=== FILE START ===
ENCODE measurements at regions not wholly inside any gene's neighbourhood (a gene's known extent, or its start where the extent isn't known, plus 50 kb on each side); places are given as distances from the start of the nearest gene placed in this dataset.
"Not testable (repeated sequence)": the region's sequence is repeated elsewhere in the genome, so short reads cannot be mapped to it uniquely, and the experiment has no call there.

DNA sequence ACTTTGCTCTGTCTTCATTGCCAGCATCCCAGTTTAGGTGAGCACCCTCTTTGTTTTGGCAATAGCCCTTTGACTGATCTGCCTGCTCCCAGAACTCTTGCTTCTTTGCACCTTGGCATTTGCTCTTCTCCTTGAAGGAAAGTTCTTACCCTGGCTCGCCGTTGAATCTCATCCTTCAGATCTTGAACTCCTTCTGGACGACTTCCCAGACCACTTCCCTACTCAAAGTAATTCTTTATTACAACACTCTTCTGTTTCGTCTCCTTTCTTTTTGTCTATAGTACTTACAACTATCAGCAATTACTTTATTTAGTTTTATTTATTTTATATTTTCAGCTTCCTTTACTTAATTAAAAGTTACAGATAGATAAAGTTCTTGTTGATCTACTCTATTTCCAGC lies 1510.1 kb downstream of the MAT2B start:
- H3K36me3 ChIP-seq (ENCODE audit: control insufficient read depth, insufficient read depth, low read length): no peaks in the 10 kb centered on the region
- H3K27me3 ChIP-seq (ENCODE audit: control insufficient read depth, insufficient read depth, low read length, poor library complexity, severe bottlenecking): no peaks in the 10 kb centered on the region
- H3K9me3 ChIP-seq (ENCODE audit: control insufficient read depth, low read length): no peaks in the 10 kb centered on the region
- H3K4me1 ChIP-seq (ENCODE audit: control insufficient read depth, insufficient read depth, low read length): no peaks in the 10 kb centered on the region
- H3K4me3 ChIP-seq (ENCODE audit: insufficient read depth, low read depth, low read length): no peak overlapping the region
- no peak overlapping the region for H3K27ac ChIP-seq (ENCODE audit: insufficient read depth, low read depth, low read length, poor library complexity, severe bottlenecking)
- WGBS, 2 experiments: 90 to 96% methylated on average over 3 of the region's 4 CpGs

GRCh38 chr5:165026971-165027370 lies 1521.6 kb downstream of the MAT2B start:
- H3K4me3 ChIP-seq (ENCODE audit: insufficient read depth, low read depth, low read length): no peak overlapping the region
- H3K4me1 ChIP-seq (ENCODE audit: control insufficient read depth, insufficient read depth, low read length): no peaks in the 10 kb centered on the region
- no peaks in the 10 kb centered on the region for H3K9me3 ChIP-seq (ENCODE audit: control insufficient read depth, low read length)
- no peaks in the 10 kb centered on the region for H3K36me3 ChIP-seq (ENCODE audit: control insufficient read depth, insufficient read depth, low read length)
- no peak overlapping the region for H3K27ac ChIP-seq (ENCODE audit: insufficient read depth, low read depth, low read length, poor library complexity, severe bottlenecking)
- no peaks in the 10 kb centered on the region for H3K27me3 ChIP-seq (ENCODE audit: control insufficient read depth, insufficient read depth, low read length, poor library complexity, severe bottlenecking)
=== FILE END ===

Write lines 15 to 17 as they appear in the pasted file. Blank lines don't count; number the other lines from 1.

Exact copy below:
- no peaks in the 10 kb centered on the region for H3K36me3 ChIP-seq (ENCODE audit: control insufficient read depth, insufficient read depth, low read length)
- no peak overlapping the region for H3K27ac ChIP-seq (ENCODE audit: insufficient read depth, low read depth, low read length, poor library complexity, severe bottlenecking)
- no peaks in the 10 kb centered on the region for H3K27me3 ChIP-seq (ENCODE audit: control insufficient read depth, insufficient read depth, low read length, poor library complexity, severe bottlenecking)